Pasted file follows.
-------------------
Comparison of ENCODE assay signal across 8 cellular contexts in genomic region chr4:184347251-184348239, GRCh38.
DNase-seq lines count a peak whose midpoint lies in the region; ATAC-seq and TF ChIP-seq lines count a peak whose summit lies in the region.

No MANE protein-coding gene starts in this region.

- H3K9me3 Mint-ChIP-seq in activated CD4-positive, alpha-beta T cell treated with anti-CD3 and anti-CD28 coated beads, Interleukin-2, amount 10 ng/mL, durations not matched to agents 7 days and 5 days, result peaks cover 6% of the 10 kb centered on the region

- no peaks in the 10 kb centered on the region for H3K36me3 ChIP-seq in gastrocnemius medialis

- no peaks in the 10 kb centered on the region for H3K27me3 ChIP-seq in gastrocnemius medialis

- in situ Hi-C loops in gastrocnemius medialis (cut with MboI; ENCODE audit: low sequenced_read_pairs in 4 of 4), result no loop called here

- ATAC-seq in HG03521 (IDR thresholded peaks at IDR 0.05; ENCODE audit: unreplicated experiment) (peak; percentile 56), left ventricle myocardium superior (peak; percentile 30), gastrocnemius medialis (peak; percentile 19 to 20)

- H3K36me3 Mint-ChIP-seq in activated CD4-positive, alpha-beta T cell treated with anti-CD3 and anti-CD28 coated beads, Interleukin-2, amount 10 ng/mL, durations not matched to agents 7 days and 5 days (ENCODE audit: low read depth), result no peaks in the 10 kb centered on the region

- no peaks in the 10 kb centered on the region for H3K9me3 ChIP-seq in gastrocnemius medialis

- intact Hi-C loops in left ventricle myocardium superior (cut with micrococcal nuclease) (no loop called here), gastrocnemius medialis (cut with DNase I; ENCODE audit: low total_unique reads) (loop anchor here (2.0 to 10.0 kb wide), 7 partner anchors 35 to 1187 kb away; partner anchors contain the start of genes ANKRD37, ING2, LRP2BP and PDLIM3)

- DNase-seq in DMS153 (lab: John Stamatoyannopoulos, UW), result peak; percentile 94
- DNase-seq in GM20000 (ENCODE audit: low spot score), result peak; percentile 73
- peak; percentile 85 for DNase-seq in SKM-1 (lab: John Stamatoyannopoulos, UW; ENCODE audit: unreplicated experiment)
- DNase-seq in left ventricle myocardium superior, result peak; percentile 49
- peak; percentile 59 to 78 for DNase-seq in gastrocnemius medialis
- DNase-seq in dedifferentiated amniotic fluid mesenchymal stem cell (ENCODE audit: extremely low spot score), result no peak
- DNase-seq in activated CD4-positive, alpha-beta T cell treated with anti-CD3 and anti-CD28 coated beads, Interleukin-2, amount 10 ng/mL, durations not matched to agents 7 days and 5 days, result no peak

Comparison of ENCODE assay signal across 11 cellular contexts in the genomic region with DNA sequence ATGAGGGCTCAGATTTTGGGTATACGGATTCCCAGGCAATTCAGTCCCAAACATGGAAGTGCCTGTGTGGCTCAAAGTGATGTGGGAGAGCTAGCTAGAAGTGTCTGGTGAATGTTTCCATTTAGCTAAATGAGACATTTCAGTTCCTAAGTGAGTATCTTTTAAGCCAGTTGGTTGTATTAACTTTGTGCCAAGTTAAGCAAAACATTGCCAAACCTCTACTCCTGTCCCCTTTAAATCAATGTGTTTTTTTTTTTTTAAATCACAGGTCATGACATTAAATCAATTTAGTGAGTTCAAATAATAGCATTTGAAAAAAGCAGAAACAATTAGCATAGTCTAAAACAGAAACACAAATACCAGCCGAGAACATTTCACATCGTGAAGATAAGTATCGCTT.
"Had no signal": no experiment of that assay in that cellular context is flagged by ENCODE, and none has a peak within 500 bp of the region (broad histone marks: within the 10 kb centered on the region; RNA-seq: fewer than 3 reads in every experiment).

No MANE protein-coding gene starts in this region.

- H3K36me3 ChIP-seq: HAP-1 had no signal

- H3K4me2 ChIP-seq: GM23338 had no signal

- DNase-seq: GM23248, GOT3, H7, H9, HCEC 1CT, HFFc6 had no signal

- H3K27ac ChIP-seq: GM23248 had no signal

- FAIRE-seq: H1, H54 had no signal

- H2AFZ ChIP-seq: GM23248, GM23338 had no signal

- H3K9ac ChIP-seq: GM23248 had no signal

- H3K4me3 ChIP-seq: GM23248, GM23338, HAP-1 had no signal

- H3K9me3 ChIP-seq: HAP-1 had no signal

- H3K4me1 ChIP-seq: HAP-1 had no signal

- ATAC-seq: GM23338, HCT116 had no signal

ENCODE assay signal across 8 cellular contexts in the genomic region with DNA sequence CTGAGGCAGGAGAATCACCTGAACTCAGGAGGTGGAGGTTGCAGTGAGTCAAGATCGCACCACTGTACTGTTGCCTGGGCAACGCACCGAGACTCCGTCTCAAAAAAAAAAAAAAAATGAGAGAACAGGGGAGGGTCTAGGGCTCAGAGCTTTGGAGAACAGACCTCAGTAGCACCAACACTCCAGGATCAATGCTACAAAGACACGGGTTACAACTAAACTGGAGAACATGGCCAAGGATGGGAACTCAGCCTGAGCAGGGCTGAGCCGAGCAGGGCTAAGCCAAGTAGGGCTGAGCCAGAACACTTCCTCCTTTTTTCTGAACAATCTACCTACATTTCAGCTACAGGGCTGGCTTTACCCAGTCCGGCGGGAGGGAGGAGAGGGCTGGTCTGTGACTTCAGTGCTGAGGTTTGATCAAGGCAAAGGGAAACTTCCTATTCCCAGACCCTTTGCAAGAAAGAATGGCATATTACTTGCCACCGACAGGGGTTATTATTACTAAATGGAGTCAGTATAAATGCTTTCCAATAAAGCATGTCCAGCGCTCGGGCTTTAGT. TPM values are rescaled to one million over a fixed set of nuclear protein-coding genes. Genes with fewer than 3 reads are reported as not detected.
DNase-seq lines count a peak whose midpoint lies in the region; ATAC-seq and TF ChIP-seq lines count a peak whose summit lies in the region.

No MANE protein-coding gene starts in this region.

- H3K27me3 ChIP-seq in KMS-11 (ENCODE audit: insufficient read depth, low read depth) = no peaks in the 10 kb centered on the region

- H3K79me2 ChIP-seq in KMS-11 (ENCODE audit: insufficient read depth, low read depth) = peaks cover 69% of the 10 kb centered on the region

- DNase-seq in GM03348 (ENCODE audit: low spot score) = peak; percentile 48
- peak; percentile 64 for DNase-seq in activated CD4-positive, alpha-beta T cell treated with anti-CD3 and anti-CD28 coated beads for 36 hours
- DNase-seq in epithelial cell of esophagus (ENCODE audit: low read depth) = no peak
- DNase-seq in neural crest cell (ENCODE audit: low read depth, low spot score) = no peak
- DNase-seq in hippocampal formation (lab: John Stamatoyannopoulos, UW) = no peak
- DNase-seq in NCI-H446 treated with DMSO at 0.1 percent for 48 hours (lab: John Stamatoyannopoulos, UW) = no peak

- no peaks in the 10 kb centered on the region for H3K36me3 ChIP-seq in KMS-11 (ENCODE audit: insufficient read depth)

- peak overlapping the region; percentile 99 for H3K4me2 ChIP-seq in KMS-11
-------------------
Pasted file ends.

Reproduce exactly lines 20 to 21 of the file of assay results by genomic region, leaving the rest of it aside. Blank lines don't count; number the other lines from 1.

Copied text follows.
"Had no signal": no experiment of that assay in that cellular context is flagged by ENCODE, and none has a peak within 500 bp of the region (broad histone marks: within the 10 kb centered on the region; RNA-seq: fewer than 3 reads in every experiment).

No MANE protein-coding gene starts in this region.